Istanbul, Hagia Sophia

(continuer en français) – Published: April 30, 2022

The history of Hagia Sophia in Istanbul is fascinating and reflects the upheavals in societies. Just as earthquakes can radically transform a landscape, historical events significantly change ways of life.

Hagia Sophia has had several lives, reflecting the changes that have taken place in a particular place over time. Certainly, as Istanbul is at the point of contact between Europe and the Orient, the chances of change are greater than elsewhere, depending on whether one side or the other gains the upper hand.

532 – Construction by Emperor Justinian

The giant Roman Empire split in two, with Rome and Constantinople as two collaborating or disputing capitals until the fall of Rome in 476. The Eastern Empire ensured continuity with Antiquity while perfecting knowledge and techniques.

Thus in 532, Hagia Sophia Basilica was built to become the largest church of the time, and would remain so for a thousand years. It is dedicated to Sophia, the divine wisdom. Breaking with the Pope, the Orthodox cult flourished there.

1204 – The Catholic Crusade

The Fourth Crusade aimed to drive the Muslims out of the holy places of the Middle East, but it turned to Constantinople for funding. This led to the capture of the city, the overthrow of the dynasty and for a few decades Catholic worship was established in Hagia Sophia before the return of Orthodox worship.

1453 – The Ottomans take Constantinople

When the Ottomans conquered the city, the condition of the basilica had deteriorated following several earthquakes and poor maintenance at the end of a period of economic and political decline. The Ottomans repaired and consolidated, added minarets and transformed Hagia Sophia into a mosque, a mihrab was installed on the Mecca side to replace an altar.

1932 – Hagia Sophia becomes a museum

This is one of Mustafa Atatürk’s decisions to break with the empire’s past based on Islam, he established a republic that wanted to be secular. Hagia Sophia is no longer a place of worship but is open to all to admire the works left by 14 centuries of history.

Every year, millions of visitors flocked to see the interior of this ancient monument and to walk freely through its galleries. As one of the most famous monuments, Hagia Sophia certainly contributed to making Istanbul a city that receives many tourists.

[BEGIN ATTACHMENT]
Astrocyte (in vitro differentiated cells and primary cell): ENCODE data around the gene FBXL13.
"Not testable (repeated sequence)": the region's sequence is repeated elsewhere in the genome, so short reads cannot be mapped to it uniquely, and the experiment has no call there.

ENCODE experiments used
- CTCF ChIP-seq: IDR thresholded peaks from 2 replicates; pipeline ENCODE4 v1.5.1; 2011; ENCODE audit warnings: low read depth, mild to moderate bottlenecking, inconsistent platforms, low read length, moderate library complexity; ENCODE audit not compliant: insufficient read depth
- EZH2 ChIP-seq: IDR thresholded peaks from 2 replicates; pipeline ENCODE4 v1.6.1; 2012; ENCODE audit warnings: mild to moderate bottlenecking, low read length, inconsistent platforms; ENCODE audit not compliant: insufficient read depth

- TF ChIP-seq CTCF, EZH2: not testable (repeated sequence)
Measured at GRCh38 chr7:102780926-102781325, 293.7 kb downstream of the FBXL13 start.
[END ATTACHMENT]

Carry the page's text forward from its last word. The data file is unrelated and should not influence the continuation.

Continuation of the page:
2020 – Hagia Sophia becomes a mosque again

The current Turkish political power, eager to distance itself from Western countries, has decided to increase the role of Islam in public life. One of the measures has been to turn the Hagia Sophia into a mosque.

Visits are still possible but the schedule is interrupted by prayers. Some parts of the monument are no longer accessible as they are reserved for the faithful, some of the Christian decoration is hidden, and finally, clothing must respect the imperatives of Islam, requiring, for example, the removal of shoes.

The exterior architecture

The history of Hagia Sophia also includes a long series of earthquakes, and on several occasions reinforcements were added to support the building. This spoils the aesthetic lines a bit but avoids the worst.

The interior architecture

The entire space is organised around the large volume created by the dome, enlarged by large apses on two sides, with a gallery running around it behind a row of columns. As you enter the building under the dome, your eyes are drawn upwards before you can appreciate the depth of the room.

Galleries

Visitors enter the galleries on the first floor via ramps built into the thickness of the walls. The floor is irregular to give grip, the stones appear polished by millions of passages. On the first floor, there is a large gallery on all four sides that runs under the painted vaults.

The decoration

Although today the attributes of the Muslim cult dominate the interior decoration, the traces of the previous uses are preserved and not destroyed as in the past. In a bright room, the Koranic library seems an oasis of serenity, while outside, the fountain of Ahmed III awaits the faithful for ritual ablutions.

An international attraction

Around Hagia Sophia, the crowds of visitors attract small businesses that grab a few pennies. This adds local colour to visiting a monument that is a strong motivation to make the trip to Istanbul.

Although Hagia Sophia has been recognised as a World Heritage Site, UNESCO has expressed concern over the latest developments regarding the status of the basilica. The potential for Hagia Sophia to become a point of convergence of different civilisations and eras remains intact, but access to it must be facilitated for all without discrimination.

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13 comments

  1. An excellent overview of this fascinating building. Well done on handling the somewhat complicated history and, as ever, the photography is excellent. Particularly how delighted the old man knitting seems to be at being caught in your lens. When we visited Istanbul a few years back so many of its most iconic buildings were shut for renovation. But at least we got to see Sophia, thanks for taking me back.

    Liked by 1 person

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